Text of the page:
O’Connor’s colleague and also a Collaborative faculty member, Anne Marie Lyddy, Director of Hospital Relations, Education and Quality Improvement at NEOB, is convinced that strong alliances are the cornerstone of a successful organ donation network. She says, “It’s all about relationships, and that’s why the Collaborative has been so great. It has really cemented relationships.” In particular, Lyddy notes the importance of partnering with donor families, which, in turn, depends on hospitals and OPOs working in unison. She adds, “I can see it building bridges as we spread.”

 

Keeping the Momentum
HRSA is now planning a second and larger Collaborative, which will run from fall of 2004 through spring of 2005. The goals are to solidify the gains of the initial phase and spread best practices to hundreds of other hospitals. This will be done through a new series of meetings and conferences, enhanced training materials and measurement tools, as well as a mentoring and coaching program for new members.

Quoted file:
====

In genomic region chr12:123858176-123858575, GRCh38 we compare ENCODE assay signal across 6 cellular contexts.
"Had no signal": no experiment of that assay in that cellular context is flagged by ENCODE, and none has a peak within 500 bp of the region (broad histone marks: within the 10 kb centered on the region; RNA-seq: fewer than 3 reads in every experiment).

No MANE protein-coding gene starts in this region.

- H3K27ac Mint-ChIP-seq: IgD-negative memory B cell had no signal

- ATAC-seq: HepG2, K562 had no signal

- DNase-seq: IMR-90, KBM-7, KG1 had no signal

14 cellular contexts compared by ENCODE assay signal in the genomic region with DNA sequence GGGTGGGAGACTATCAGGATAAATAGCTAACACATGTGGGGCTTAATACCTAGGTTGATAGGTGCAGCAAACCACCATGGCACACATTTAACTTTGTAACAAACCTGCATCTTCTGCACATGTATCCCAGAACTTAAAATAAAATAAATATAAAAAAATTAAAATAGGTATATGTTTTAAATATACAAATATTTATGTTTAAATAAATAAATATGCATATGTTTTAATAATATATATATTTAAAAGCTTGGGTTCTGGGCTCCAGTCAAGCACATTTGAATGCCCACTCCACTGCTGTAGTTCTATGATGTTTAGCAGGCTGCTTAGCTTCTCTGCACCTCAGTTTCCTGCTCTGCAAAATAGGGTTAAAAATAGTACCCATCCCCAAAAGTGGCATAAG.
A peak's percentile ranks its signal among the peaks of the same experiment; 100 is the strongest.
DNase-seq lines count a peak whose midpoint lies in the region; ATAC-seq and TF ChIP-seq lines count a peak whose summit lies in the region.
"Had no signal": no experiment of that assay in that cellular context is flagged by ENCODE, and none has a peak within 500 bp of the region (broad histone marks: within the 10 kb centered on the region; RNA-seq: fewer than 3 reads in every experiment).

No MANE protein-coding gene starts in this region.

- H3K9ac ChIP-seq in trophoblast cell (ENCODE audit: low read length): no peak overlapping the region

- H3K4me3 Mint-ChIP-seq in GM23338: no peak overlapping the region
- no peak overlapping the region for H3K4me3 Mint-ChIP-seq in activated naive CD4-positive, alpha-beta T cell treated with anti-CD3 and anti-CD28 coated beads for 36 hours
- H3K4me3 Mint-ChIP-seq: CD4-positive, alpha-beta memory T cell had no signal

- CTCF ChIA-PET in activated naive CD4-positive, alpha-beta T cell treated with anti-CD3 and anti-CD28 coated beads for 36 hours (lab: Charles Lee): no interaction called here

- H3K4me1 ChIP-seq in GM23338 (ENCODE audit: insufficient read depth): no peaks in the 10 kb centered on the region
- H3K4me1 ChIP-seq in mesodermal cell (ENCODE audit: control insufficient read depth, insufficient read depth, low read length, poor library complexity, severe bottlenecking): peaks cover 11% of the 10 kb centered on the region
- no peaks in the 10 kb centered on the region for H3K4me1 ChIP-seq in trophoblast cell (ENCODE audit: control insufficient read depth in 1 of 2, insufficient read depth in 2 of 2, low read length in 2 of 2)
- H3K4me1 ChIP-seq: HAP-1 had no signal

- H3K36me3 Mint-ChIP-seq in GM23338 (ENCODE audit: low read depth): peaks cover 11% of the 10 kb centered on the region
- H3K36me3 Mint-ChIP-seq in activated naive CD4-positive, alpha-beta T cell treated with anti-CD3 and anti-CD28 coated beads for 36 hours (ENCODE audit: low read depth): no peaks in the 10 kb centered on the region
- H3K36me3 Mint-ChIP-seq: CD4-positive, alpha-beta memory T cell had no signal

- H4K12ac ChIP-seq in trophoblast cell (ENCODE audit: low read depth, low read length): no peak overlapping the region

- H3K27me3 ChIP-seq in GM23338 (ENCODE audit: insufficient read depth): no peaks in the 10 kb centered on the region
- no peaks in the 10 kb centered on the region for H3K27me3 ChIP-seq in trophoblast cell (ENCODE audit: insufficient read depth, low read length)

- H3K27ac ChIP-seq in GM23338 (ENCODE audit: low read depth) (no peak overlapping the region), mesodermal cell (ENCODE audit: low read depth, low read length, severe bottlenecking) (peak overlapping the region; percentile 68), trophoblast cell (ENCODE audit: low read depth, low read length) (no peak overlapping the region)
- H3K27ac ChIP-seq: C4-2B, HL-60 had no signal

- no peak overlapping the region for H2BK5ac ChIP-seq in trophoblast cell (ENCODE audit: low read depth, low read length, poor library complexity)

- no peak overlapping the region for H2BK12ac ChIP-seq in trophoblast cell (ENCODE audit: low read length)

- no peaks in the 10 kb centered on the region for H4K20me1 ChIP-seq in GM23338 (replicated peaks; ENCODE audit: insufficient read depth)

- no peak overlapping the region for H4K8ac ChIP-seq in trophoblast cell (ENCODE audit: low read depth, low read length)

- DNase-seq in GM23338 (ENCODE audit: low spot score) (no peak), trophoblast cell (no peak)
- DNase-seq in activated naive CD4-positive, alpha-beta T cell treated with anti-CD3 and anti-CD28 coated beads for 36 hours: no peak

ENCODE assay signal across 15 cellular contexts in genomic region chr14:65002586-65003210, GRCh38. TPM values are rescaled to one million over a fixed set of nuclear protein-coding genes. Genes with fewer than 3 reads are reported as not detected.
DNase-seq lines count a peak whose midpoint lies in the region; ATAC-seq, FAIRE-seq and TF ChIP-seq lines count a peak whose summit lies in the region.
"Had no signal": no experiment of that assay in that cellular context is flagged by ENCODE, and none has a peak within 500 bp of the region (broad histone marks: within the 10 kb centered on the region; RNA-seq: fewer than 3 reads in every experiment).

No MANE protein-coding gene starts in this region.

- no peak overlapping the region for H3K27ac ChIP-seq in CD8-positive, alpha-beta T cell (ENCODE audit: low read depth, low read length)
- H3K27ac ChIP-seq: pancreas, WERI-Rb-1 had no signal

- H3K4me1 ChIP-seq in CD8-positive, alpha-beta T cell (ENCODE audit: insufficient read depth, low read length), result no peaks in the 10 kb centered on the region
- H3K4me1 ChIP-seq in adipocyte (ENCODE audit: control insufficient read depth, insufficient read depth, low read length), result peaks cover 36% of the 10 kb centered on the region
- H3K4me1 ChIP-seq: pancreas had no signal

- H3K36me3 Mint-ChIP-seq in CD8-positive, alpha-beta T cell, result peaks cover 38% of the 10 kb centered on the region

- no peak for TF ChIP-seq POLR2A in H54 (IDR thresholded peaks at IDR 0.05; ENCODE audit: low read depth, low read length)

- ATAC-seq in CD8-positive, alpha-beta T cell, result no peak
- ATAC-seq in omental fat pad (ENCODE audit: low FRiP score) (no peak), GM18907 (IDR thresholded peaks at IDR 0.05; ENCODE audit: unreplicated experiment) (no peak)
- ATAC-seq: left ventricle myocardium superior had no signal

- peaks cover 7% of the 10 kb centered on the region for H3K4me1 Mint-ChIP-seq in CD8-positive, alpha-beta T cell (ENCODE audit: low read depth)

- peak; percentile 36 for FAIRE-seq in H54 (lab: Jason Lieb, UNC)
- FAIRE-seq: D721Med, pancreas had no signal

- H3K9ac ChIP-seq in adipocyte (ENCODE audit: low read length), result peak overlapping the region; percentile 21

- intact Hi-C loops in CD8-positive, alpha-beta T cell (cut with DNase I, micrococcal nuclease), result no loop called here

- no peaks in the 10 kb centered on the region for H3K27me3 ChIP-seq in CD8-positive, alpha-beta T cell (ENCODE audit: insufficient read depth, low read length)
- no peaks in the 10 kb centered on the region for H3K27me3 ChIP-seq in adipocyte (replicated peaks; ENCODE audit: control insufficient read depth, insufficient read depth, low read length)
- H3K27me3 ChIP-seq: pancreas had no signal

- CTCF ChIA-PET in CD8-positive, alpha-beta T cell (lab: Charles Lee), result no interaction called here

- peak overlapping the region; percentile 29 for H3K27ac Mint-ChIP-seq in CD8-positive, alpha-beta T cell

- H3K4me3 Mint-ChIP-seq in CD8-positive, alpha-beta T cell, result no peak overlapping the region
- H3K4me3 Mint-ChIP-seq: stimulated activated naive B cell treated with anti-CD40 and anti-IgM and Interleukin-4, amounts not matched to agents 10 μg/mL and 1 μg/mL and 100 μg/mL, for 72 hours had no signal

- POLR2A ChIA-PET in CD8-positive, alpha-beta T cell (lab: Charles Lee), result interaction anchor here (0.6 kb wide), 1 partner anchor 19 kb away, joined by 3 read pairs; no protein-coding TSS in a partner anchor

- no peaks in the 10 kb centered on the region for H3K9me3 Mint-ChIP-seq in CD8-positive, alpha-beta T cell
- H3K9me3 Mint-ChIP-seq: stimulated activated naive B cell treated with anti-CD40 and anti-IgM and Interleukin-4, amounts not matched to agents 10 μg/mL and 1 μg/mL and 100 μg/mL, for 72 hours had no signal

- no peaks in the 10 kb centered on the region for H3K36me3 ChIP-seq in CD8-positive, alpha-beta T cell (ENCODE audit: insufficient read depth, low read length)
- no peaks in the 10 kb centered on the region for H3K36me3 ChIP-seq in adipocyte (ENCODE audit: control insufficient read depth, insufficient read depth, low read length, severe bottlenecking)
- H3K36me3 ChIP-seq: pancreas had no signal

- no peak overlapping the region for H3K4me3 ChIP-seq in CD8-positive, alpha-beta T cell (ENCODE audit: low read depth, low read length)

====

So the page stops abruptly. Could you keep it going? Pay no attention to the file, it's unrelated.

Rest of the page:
Helping to empower the growing community of change agents in the organ donation community is a key parallel drive toward standardization. The Joint Commission on Accreditation of Healthcare Organizations (JCAHO) has strongly endorsed the Collaborative. Through its involvement, the group has formally committed to incorporating organ donation performance in the set of quality standards by which it rates hospitals.

 

This, says NEOB’s Lyddy, brings enormous potential. She says, “It means that organ donation becomes part of the fabric of an institution.” Achieving this validation, combined with continued achievements of the Organ Donation Breakthrough Collaborative, will ensure that thousands of patients are given a new chance in life.  That’s a quality target difficult to beat.